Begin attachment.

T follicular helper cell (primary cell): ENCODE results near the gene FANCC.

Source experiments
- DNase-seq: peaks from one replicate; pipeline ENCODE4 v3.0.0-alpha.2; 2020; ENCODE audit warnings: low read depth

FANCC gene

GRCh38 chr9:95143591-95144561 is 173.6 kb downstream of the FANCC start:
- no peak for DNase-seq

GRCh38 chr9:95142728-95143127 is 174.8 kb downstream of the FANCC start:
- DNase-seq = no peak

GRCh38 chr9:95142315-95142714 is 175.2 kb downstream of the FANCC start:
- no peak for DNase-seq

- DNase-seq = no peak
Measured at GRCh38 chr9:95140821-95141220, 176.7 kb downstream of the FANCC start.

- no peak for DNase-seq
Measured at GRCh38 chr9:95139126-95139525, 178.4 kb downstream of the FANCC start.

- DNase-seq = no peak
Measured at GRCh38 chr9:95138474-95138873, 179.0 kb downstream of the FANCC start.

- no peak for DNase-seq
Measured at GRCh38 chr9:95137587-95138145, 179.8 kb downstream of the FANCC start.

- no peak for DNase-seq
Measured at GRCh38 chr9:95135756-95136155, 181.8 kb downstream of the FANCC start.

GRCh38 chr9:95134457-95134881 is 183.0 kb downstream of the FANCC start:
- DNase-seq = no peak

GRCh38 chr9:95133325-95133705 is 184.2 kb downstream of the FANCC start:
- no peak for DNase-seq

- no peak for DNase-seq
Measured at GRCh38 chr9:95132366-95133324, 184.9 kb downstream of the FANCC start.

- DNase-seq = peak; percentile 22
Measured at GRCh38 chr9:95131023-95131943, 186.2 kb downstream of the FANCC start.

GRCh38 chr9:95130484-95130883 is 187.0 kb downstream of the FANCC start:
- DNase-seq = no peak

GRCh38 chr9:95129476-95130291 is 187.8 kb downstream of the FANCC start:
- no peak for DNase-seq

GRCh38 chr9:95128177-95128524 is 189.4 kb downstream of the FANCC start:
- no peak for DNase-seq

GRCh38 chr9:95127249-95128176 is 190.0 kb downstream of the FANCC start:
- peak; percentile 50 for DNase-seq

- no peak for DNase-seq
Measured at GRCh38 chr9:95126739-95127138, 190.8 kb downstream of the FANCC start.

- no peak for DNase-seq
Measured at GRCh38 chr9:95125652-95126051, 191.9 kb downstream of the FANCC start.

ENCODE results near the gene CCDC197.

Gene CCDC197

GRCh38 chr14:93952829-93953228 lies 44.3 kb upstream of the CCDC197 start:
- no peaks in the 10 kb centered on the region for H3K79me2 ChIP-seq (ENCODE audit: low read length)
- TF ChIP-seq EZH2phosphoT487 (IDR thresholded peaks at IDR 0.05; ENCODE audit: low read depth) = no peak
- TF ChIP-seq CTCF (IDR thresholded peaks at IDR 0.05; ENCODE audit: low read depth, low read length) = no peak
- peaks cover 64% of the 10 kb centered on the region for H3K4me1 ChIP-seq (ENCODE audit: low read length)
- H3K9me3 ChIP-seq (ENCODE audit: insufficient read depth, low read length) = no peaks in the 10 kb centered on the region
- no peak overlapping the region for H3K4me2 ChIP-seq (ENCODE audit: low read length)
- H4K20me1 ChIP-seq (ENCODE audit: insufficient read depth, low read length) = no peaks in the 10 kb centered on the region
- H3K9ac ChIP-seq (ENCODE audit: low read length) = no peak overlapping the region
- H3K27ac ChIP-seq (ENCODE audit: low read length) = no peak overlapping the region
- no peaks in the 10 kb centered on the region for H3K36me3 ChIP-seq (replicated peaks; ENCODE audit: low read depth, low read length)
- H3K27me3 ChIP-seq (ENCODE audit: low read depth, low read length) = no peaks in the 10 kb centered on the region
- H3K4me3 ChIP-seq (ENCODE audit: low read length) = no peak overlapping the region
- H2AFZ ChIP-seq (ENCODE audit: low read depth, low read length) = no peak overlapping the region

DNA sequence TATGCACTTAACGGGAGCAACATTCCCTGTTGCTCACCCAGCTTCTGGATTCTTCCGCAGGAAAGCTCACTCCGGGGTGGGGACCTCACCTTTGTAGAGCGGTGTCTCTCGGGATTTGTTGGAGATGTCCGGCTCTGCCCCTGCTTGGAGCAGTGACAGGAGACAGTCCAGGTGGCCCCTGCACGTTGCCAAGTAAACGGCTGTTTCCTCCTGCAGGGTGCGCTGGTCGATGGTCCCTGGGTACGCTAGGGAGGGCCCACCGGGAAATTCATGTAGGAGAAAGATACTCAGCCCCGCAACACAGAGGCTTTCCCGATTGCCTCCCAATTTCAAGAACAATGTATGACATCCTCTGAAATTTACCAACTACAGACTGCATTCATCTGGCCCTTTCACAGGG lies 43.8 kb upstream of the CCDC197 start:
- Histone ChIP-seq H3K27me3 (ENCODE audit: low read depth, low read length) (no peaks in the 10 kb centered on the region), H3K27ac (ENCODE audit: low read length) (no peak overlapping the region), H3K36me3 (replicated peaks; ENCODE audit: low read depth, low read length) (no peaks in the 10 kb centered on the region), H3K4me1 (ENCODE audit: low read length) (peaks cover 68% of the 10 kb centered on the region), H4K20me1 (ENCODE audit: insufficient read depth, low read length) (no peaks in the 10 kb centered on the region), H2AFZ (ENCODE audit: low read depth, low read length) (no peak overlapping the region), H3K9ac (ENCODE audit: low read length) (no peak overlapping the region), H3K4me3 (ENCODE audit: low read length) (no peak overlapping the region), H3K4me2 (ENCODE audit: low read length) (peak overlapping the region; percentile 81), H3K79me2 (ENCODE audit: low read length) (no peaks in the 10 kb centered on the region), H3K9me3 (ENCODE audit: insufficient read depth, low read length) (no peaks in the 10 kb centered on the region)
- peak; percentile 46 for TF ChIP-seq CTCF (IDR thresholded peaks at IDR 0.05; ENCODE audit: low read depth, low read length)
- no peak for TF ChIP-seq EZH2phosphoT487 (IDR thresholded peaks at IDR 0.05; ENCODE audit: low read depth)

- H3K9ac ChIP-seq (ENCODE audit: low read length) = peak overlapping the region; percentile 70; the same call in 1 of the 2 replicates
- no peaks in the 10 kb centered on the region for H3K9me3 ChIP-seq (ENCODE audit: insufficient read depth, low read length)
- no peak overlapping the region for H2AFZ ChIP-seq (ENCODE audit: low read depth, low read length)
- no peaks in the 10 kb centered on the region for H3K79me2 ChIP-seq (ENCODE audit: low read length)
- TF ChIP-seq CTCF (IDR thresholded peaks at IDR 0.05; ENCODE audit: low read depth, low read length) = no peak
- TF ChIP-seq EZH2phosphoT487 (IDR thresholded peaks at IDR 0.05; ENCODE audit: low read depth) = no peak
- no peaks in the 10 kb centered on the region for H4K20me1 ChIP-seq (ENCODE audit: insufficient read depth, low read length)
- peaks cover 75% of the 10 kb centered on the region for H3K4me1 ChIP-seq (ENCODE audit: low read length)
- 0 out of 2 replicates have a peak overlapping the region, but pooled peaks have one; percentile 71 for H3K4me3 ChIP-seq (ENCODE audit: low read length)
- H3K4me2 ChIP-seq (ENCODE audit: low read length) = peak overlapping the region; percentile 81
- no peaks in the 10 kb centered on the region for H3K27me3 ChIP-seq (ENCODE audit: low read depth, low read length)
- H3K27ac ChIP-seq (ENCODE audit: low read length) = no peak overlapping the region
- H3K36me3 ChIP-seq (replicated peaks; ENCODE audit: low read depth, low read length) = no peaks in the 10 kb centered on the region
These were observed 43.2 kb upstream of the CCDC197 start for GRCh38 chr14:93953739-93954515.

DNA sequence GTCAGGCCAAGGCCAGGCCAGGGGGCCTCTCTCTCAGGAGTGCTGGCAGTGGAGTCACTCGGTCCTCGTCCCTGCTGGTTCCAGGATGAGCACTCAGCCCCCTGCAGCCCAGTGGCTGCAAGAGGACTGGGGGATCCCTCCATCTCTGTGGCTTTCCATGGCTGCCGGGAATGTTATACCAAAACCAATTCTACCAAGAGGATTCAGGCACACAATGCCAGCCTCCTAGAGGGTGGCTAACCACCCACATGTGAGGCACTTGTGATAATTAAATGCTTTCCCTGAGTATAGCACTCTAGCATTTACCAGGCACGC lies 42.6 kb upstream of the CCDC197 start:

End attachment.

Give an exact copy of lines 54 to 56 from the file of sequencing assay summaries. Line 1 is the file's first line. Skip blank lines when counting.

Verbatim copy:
- H3K27me3 ChIP-seq (ENCODE audit: low read depth, low read length) = no peaks in the 10 kb centered on the region
- H3K4me3 ChIP-seq (ENCODE audit: low read length) = no peak overlapping the region
- H2AFZ ChIP-seq (ENCODE audit: low read depth, low read length) = no peak overlapping the region